Change in the property media

No media has been immune from the online revolution which has led to the replacement of paper with digital, the rise of blogs, video and podcasts and the introduction of interactive forums and infographics. In a survey carried out by Cision UK, only 8% of the PR consultants questioned said that they now meet journalists face-to-face, while a third said that social media was the most effective means of contacting the media. Furthermore, according to Trevor Morris and Simon Goldsworthy’s excellent book PR Today: The authoritative guide to public relations, 34% of PRs said that journalists were no longer as important to them because of social media and it has been estimated that journalists have to produce three times as much copy as they did 20 years ago.

The property media, specifically property consultancies’ two main printed publications, Property Week and Estates Gazette, have evolved from weekly magazines to multi-media research, event and content producers which combine the original publication with a broad online offering of data, regular bulletins, video and forums.

The national media, which has generally followed a similar transformation, tends to allocate less space to B2B property news and consequently has fewer property correspondents. National journalists, who also tend to be younger than previously, cover a broader remit than ever before. A former journalist, now a PR agency director, interviewed for my book Promoting Property:  insight, experience and best practice, commented on how the balance of property journalists to PR consultants has shifted from 90% journalists and 10% PRs in the early 1990s to 70% PRs to 30% journalists today, due as much to the decline in the number of journalists employed as to the growth of PR as a profession.

Another PR director commented on how property journalists are so young that few have experienced significant and relevant economic events such as a substantial interest rate rise: she finds that her role increasingly involves explaining facts and figures to journalists and supplying a historical context.

Due to changes in the media, the role of promoting property consultancies increasingly involves writing information which can be copied directly into a news story and in doing so, shaping content to suit a specific publication.

The fast-paced news environment means that carefully timed announcements can be scuppered by the leaking of information online and that the strategy for handling embargoes has changed.

Part of the PR challenge is to communicate this change to those clients who still believe that coverage in the print edition of the FT is the ultimate PR success. In reality, the FT’s global online readership is twice that of its offline readership, and an online message has substantially more potential to be shared.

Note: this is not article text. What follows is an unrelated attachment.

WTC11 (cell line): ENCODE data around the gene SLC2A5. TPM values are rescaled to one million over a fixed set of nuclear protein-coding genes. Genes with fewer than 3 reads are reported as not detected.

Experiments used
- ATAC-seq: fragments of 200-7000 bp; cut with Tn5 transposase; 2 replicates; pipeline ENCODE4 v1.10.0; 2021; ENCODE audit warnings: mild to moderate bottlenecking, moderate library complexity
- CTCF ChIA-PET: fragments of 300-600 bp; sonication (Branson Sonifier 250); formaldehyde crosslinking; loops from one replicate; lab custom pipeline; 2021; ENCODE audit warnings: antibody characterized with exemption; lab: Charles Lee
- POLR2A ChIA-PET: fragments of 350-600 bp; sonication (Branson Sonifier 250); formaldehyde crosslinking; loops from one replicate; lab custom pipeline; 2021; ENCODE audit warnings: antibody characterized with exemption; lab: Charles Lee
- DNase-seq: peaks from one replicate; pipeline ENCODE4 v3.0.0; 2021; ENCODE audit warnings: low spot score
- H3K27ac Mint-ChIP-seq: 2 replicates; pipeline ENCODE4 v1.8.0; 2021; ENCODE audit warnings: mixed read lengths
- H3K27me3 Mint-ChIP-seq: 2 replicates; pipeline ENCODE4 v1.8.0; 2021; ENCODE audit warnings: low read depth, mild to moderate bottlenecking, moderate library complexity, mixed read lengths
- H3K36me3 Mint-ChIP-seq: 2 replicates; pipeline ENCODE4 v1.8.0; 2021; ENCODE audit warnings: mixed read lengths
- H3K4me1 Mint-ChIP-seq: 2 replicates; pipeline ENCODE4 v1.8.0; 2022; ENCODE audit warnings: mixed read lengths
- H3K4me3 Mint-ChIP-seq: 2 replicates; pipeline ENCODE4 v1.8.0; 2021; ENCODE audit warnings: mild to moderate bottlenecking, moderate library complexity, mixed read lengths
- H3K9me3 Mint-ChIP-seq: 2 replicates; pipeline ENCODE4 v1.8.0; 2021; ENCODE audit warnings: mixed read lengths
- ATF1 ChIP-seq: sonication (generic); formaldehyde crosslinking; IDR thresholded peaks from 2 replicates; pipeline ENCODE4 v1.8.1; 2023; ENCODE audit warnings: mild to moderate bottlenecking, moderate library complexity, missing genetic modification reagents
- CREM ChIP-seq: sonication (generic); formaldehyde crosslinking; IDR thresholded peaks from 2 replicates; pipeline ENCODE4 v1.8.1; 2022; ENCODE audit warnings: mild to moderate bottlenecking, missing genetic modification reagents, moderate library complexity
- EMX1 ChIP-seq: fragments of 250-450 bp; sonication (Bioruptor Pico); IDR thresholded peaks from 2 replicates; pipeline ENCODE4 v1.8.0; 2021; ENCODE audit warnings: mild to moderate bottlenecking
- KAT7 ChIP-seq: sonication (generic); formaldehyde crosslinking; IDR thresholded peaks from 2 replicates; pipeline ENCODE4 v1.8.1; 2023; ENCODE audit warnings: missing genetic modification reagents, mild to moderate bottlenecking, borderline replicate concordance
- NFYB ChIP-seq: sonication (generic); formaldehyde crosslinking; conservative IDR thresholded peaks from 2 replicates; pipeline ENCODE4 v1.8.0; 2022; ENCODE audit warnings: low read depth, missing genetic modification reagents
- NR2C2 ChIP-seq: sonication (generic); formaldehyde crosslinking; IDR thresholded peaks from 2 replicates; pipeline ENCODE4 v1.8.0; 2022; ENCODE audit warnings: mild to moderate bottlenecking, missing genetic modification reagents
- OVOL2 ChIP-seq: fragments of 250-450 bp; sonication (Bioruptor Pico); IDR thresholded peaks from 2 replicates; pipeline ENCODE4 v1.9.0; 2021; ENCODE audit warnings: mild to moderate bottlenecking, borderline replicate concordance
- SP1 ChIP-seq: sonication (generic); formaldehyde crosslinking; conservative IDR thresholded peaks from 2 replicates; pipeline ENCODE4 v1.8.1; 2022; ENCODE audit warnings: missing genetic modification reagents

The aim of simply placing a story the publication with the highest readership is a blunt instrument in today’s tailored media environment. Instead, communication favours more direct channels of communication: a readership of 10,000 directly relevant consumers is more useful than a publication with 200,000 readers of whom only 4% are directly relevant. As a well-respected former journalist commented for the book, senior surveyors no longer aspire to network with a property journalist in preference to a broker with a good Twitter following.

Increasingly, property PRs are finding that social media, specifically LinkedIn, is the most effective means of publicity. Again, when interviewed for the book, a director of a PR consultancy described a situation whereby he wrote a LinkedIn article on behalf of a surveyor which was seen read by thousands of the client’s contacts and their networks and ultimately resulted in the property consultancy gaining two new clients to the value of over £1m. While traditional media can provide the same reach, LinkedIn has the advantage of carrying with it the visible endorsement of key contacts and the opportunity to alert individuals to specific stories.

Social media has also been found to address some of the limitations brought about by GDPR legislation. The Cushman & Wakefield LinkedIn account has over 450,000 followers and is well supported by the company’s directors. Frequently commentary which might previously have been emailed to clients and contacts is posted on the LinkedIn page, promoted by the company’s employees to potentially interested parties and consequently reaches a broad yet relevant audience. This approach of optimising comment through encouraging sharing among a highly relevant audience is the new property media.

Assuming that current trends continue, the importance of the traditional media will continue to decline, but the need to communicate with stakeholders will not. Research and expert comment will continue to provide the information that property professionals need to communicate with their clients and PR plays an important role in doing so. And as methods of communication continue to expand, PR must apply increasingly strategic thought, foresight and creativity.

This blog is an extract from my book Promoting Property:  insight, experience and best practice which was published by Routledge in April 2020.